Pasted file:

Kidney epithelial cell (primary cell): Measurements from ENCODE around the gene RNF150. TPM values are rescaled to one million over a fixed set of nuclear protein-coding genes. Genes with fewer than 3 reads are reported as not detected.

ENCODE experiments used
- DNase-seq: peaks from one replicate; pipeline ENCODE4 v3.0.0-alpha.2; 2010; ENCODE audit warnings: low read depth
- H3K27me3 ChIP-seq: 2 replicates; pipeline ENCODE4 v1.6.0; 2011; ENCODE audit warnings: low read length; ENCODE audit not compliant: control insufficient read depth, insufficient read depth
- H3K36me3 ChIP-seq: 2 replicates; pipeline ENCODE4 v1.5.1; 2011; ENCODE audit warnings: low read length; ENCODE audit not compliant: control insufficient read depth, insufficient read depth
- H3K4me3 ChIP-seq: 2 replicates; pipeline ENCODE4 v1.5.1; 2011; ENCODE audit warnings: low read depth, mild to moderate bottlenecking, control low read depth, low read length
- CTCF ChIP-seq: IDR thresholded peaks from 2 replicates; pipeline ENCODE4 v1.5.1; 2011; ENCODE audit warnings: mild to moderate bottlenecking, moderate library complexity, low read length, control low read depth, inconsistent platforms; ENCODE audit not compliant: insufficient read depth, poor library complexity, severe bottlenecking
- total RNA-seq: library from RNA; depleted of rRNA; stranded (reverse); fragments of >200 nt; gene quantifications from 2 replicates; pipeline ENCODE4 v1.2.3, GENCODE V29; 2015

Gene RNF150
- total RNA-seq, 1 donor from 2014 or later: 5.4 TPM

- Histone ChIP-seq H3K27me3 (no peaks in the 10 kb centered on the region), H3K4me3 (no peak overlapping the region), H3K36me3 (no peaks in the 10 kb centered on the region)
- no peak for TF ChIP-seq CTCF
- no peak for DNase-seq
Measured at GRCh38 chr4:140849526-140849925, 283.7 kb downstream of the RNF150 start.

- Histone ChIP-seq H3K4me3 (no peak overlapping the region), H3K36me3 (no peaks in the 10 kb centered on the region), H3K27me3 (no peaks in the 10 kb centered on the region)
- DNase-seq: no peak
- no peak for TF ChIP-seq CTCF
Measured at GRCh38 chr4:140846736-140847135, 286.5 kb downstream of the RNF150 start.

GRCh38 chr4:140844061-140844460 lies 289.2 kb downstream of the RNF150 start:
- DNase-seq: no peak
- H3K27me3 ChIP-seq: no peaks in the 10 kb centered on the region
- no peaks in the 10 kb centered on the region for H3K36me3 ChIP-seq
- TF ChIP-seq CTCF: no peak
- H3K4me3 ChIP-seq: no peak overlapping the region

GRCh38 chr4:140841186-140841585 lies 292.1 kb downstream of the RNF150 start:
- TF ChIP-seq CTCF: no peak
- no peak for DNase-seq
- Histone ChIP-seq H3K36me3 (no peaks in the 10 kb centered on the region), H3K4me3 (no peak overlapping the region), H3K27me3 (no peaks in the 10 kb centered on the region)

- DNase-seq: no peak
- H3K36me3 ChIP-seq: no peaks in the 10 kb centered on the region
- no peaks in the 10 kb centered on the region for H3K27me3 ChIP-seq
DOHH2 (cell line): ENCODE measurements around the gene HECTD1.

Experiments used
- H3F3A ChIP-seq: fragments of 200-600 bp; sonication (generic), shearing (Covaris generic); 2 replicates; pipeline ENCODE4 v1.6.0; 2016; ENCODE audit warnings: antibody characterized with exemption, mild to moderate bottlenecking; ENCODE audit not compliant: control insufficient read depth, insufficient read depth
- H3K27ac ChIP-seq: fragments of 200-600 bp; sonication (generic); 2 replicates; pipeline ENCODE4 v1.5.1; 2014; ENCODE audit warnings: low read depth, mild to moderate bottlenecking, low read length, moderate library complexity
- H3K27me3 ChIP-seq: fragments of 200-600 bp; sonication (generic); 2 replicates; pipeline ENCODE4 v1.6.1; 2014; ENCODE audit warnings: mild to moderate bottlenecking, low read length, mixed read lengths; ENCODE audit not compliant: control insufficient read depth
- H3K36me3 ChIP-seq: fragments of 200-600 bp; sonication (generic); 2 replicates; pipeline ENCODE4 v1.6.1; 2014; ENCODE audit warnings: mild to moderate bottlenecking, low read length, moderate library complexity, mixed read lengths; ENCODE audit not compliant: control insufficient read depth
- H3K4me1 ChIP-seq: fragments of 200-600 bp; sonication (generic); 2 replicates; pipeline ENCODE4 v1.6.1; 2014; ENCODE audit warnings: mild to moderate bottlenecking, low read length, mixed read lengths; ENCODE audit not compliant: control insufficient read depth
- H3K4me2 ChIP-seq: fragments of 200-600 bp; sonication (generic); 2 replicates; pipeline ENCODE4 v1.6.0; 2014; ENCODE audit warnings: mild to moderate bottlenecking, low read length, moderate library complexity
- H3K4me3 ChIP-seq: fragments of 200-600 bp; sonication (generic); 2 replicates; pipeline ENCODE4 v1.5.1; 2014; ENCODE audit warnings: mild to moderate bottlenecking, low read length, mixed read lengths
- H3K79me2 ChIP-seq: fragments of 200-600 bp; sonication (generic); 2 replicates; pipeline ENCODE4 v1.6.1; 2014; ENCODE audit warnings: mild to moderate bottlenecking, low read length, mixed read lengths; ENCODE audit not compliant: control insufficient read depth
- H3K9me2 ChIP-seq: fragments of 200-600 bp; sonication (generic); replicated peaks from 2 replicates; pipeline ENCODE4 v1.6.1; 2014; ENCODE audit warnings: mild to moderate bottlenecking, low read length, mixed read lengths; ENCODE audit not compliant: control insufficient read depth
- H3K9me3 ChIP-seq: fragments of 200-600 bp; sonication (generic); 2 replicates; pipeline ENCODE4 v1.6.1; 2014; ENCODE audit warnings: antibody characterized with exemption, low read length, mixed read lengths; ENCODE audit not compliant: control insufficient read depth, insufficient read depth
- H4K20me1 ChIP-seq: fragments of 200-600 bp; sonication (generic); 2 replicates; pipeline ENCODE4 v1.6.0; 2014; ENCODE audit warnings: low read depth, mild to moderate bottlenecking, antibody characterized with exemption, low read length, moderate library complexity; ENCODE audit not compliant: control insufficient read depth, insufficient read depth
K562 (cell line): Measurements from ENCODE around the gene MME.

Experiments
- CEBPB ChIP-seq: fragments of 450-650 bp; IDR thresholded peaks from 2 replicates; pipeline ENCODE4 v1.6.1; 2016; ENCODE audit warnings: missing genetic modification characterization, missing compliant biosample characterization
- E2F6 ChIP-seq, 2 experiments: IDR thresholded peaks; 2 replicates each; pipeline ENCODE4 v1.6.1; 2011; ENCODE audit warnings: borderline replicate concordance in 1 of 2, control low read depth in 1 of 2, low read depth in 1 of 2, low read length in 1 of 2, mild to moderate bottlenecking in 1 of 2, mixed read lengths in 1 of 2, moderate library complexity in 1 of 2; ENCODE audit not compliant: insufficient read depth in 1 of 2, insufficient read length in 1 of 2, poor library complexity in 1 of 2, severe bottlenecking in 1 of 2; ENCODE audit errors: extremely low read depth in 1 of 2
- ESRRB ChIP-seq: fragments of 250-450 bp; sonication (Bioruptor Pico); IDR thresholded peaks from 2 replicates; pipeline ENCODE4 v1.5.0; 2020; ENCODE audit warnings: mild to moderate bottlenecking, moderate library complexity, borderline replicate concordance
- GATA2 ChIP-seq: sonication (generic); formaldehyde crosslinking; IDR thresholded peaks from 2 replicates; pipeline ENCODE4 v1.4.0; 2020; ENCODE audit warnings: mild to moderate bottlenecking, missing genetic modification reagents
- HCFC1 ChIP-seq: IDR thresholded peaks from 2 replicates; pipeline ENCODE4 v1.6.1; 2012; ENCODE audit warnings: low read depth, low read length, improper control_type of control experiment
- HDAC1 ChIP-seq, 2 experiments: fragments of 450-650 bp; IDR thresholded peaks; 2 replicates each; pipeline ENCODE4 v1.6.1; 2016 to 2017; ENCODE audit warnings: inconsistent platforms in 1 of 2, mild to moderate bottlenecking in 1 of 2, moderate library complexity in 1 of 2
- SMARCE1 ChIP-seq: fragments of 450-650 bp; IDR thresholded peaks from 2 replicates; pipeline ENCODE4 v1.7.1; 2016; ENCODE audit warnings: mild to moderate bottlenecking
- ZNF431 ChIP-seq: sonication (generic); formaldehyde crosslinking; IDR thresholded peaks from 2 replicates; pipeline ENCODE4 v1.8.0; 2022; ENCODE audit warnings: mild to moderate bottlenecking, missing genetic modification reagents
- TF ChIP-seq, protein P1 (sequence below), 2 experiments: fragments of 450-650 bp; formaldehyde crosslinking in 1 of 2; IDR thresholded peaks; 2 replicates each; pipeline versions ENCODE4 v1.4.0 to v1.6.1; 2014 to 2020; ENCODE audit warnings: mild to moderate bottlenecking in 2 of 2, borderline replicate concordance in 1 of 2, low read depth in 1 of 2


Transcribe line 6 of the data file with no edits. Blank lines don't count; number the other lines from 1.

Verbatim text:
- H3K4me3 ChIP-seq: 2 replicates; pipeline ENCODE4 v1.5.1; 2011; ENCODE audit warnings: low read depth, mild to moderate bottlenecking, control low read depth, low read length